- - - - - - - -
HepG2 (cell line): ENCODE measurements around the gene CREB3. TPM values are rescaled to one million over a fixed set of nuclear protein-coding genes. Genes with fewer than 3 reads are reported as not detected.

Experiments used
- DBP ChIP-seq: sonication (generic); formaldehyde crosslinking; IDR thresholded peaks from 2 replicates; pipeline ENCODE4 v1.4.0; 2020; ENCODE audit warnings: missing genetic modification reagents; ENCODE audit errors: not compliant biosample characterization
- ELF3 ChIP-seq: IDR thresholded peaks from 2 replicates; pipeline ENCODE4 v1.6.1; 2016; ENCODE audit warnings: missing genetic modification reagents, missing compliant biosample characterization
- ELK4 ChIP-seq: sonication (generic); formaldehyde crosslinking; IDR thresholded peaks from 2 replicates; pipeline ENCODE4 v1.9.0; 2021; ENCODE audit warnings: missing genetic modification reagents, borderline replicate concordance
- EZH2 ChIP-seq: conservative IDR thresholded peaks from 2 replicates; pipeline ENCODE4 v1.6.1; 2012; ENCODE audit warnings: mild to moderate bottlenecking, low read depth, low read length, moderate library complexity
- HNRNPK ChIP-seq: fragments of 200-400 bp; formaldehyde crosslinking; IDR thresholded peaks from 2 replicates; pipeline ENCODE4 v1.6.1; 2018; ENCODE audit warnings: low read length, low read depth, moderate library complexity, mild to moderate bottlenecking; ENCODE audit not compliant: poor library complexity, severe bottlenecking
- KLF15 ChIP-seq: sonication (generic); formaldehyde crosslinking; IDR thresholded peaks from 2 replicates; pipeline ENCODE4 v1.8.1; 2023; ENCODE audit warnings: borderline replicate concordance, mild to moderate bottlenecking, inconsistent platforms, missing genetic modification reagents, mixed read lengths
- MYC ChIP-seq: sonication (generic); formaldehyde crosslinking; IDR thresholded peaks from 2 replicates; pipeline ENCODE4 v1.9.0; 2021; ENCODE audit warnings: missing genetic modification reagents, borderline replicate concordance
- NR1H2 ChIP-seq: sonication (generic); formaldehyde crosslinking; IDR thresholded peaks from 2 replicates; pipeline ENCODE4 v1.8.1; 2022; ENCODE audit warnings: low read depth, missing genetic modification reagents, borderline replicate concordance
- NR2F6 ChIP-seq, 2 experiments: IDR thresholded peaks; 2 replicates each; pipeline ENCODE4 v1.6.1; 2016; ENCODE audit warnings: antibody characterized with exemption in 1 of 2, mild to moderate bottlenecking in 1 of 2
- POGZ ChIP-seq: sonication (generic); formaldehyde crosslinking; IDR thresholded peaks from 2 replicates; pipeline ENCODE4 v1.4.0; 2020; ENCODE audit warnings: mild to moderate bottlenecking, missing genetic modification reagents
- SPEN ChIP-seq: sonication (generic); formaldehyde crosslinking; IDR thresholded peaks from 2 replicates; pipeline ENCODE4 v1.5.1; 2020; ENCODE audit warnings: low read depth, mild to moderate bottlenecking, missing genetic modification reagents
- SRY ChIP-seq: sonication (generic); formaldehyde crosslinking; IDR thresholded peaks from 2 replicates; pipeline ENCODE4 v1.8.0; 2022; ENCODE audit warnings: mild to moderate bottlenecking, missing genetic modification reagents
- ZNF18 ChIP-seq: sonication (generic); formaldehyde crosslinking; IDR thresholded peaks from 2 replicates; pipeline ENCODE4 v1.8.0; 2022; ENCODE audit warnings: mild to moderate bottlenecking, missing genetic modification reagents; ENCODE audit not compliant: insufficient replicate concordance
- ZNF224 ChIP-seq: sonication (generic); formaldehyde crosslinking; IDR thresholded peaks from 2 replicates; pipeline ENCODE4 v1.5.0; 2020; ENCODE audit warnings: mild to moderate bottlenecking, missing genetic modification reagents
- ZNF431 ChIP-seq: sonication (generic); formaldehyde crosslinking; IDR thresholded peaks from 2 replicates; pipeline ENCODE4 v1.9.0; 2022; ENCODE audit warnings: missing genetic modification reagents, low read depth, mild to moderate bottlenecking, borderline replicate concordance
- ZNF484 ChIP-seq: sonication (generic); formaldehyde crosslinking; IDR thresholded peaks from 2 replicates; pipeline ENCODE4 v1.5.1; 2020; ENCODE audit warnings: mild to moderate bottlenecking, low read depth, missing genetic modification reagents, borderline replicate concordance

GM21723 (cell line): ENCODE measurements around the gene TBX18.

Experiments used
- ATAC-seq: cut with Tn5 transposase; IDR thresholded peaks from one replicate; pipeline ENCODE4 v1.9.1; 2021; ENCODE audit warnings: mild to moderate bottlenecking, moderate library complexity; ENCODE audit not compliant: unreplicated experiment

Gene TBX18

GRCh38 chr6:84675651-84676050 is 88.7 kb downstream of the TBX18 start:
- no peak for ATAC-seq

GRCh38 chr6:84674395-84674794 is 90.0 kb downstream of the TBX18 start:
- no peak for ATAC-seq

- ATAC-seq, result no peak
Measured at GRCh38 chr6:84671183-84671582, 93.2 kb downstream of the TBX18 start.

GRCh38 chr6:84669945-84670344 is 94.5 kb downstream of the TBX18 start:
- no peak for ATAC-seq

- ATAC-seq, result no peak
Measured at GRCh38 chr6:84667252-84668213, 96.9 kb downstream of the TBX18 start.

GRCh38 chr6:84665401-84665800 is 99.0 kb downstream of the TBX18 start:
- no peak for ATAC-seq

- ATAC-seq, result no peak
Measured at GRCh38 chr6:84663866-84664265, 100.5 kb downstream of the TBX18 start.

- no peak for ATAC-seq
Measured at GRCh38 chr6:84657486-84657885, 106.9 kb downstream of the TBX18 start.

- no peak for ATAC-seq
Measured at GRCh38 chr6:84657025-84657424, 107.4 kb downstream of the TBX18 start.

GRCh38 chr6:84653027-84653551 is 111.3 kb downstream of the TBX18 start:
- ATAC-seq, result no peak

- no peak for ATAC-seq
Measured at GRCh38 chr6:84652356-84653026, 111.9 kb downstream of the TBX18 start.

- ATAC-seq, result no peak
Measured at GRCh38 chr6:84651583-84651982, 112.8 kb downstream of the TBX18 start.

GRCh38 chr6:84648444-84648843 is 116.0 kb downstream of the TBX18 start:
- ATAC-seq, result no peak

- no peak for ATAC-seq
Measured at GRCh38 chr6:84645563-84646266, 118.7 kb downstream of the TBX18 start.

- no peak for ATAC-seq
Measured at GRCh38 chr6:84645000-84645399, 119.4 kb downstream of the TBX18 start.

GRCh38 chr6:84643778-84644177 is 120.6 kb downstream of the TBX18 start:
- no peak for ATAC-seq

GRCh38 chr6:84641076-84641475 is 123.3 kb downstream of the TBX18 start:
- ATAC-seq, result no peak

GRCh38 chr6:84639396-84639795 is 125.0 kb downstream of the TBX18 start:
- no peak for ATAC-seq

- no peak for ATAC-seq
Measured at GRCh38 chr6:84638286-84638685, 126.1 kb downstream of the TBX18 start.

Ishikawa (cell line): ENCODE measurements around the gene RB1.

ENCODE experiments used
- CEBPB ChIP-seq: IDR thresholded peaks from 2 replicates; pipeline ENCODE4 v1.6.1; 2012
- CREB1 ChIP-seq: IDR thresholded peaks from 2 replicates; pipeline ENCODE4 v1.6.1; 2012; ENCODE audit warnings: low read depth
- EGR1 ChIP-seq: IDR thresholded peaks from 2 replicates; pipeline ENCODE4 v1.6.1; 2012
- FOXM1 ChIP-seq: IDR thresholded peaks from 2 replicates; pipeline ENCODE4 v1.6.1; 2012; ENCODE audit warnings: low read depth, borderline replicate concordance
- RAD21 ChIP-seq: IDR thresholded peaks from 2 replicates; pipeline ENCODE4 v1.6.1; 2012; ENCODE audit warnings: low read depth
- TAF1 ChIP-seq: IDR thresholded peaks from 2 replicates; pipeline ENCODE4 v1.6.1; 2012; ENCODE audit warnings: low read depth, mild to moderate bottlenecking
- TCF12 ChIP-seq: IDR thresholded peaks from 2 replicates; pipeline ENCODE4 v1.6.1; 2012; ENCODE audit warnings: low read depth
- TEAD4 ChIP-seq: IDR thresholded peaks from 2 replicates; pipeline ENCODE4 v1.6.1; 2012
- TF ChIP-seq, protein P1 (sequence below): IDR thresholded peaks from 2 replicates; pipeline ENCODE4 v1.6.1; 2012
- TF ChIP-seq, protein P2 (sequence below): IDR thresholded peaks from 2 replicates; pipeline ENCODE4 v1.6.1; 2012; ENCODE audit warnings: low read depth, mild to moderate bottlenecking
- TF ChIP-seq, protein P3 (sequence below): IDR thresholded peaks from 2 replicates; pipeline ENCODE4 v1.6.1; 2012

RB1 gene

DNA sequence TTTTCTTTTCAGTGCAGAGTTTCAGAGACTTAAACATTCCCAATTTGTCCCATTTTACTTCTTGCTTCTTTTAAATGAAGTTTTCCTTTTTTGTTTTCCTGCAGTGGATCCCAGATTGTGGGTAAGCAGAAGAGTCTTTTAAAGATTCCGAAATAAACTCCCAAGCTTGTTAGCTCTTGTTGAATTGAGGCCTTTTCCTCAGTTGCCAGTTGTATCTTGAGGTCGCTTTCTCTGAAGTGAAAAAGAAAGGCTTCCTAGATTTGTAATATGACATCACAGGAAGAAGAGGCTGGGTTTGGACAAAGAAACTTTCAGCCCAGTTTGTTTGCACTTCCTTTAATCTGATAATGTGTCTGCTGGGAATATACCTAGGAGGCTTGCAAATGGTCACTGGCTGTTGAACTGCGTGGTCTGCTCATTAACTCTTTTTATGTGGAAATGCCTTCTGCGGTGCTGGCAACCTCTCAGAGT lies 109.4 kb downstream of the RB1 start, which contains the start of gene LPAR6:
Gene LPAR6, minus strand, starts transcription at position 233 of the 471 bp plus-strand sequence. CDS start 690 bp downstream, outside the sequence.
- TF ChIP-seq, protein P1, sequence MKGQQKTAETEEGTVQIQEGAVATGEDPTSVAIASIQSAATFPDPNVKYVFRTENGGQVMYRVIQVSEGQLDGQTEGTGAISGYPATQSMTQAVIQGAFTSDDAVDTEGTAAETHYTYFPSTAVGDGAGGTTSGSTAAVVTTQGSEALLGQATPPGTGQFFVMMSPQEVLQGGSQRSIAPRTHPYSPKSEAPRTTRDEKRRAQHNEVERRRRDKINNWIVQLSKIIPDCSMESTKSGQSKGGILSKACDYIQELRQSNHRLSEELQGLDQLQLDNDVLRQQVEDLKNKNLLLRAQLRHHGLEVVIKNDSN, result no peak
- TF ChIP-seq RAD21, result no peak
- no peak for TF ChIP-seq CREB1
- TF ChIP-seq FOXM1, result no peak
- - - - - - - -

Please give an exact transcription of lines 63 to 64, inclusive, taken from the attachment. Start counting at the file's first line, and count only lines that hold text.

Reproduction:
- CEBPB ChIP-seq: IDR thresholded peaks from 2 replicates; pipeline ENCODE4 v1.6.1; 2012
- CREB1 ChIP-seq: IDR thresholded peaks from 2 replicates; pipeline ENCODE4 v1.6.1; 2012; ENCODE audit warnings: low read depth